As I was looking for a fine regression algorithm for my problem. I found out one can do that with simple decision trees as well, which is usually used for classification. The output would be something like:

taken from otexts.org

The red noise would be the prediction states of such a tree or forest.

Now my question is, why at all to use this method, when there are alternatives, that really try to figure out the underlying equation (such as the famous support vector machines SVM). Are there any positive / unique aspects, or was a regression tree more a nice-to-have-algorithm?


As your figure exemplifies, single decision trees would under perform SVM in most problems. But an ensemble of trees as random forest, is certainly a useful tool to have. Gradient boosting is another great tree derived tool.

SVM and random forest(RF) algorithms are not alike, of course. But both are useful for the same kind of problems and provide similar model structures. Of course the explicitly stated model structures of forest/trees as hierarchical ordered binary step-functions are quite different from SVM regression in a Hilbert space. But if focusing on the actual learned structure of the mapping connecting a feature space with a prediction space the two algorithms produce models with similar predictions. But, when extrapolating outside the feature space region represented with training examples, the "personality" of the model takes over and SVM and RF predictions would strongly disagree. See the example below. That's because both SVM and RF are predictive models, your can see that both SVM and RF did a terrible job extrapolating.

$y = sin(x_1\pi)-.5 {x_2}^2$

SVM and RF extrapolation

So No SVM is not trying to figure out the underlying true equation and certainly not anymore than RF. I disagree with your platonist view-point, expecting real life problems to be governed by some algebra/calculus math, that we humans coincidentally happen to teach each other in high school/uni. Yes in some cases, such simple stated equations are fair approximations of the underlying system. We see that in classic physics and accounting... But that does not mean the equation is the true hidden reality. The "all models are wrong, but some are useful" would be one statement in a conversation going further from here...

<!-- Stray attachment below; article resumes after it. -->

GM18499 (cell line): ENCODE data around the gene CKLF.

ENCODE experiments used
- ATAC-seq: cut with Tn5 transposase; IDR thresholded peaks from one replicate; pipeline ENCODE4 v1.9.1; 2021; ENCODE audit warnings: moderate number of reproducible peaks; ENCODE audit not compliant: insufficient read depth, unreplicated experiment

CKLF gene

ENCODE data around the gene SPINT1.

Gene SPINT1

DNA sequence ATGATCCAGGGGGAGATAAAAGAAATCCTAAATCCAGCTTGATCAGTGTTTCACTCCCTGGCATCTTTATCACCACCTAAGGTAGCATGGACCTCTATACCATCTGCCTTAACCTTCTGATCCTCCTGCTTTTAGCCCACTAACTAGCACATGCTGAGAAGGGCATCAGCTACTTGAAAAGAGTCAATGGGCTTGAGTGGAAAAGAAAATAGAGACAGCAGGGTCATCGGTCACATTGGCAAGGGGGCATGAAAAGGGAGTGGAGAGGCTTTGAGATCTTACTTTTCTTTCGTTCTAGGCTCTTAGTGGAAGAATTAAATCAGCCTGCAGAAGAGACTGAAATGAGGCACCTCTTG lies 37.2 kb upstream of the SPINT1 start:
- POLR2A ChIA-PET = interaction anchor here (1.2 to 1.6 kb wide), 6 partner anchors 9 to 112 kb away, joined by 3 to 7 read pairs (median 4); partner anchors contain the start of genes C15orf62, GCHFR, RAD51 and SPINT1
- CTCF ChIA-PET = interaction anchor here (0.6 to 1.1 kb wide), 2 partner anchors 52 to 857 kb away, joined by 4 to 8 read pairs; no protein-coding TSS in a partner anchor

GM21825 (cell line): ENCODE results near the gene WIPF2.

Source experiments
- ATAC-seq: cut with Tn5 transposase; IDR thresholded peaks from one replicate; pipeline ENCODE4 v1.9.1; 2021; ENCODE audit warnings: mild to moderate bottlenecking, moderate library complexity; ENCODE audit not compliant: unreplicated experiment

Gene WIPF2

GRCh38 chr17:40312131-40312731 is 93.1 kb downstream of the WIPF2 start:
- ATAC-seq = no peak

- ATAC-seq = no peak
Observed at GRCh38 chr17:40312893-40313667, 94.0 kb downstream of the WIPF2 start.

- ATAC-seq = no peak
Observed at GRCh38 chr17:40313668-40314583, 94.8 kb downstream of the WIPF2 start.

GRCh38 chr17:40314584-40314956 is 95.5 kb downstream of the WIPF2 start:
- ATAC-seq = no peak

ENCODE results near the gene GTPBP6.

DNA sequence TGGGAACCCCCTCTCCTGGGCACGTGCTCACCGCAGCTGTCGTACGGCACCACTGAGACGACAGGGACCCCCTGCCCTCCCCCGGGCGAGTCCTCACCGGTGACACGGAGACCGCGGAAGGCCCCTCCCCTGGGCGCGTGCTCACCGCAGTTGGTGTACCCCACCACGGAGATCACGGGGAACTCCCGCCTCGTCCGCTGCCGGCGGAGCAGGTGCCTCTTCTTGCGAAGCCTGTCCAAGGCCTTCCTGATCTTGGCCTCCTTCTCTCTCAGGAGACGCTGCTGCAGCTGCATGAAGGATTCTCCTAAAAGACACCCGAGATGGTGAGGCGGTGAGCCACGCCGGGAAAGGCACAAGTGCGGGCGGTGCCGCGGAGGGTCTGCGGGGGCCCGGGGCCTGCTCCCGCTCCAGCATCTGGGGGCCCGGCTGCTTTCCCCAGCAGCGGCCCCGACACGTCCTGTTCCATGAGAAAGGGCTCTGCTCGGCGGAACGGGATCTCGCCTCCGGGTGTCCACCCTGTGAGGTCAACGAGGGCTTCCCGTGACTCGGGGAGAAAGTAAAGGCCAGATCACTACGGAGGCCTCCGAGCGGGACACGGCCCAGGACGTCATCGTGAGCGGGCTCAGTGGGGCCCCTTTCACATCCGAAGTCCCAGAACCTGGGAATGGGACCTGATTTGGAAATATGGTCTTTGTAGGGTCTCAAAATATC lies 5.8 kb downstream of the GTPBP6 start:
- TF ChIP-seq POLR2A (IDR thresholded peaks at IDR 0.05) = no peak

I does not matter if you use SVM, RF or any other appropriate estimator. You can always inspect the model structures and perhaps realize the problem can be described by some simple equation or even develop some theory explaining the observations. It becomes a little tricky in high dimensional spaces, but it is possible.

In general rather consider RF over SVM, when:

  • You have more than 1 million samples
  • Your features are categorical with many levels(not more than 10 though)
  • You would like to distribute the training on several computers
  • Simply when a cross-validated test suggests RF works better then SVM for a given problem.


library(randomForest) #randomForest
library(e1071) #svm
library(forestFloor) #vec.plot and fcol
library(rgl) #plot3d

#generate some data
X = data.frame(replicate(2,(runif(2000)-.5)*6))
y = sin(X[,1]*pi)-.5*X[,2]^2

#train a RF model (default params is nearly always, quite OK)

#train a SVM model (with some resonable params)
sv = svm(X, y,gamma = 1, cost = 50)
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  • $\begingroup$ thanks for your precise answer. Concluding (and making it very short) you want to tell, there is no rule for let's say use this category of algorithms, for these kind of problems etc., since their drawbacks are not predictable for every case. Means whatever I'm trying, I have to evalute in the end and if possible, compare with every available algorithm evaluation there is. $\endgroup$ – user3085931 Jan 26 '16 at 14:22
  • $\begingroup$ However I don't get the meaning from one of your points: You would like to distribute the training on several computers. In the end I want to have a very accurate prediction. If I can distribute my training, but the result is distinctively worse than my alternatives, why should I prefer then ? $\endgroup$ – user3085931 Jan 26 '16 at 15:12
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    $\begingroup$ To answer the first comment, you typically start with simple ML models (linear regression / logistic regression) and see if it works good enough. If not you, try to realize whats missing and try a more complex models or some data fix. With experience you may realize typical pro's and con's pick a good model first time and/or you just learn to brute force running thousands of model candidates including grid search and nested cross-validation to assist model selecting. $\endgroup$ – Soren Havelund Welling Jan 26 '16 at 15:52
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    $\begingroup$ The biggest data set so far I used RF on was 16GB. 5000 rows some 500.000 columns. To compute 500 trees on one PC took a day. To compute 3 trees on each of 80 nodes in a cluster took minutes. Each tree can be combined afterwards. You cannot distribute SVM as easily. Lot of times big is not needed, to do good enough. Just dump 90% of samples or features. "but the result is distinctively worse than my alternatives, why should I prefer then ?" -If you are a server nerd, you go with bigger for the fun :) , otherwise you go with what get you the best results of course. $\endgroup$ – Soren Havelund Welling Jan 26 '16 at 16:02
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    $\begingroup$ If you expect your data structure to be some kind of smooth yet complex polynomial surface, and you have limited data points to train on. SVM would probably be quite superior. $\endgroup$ – Soren Havelund Welling Jan 26 '16 at 16:10

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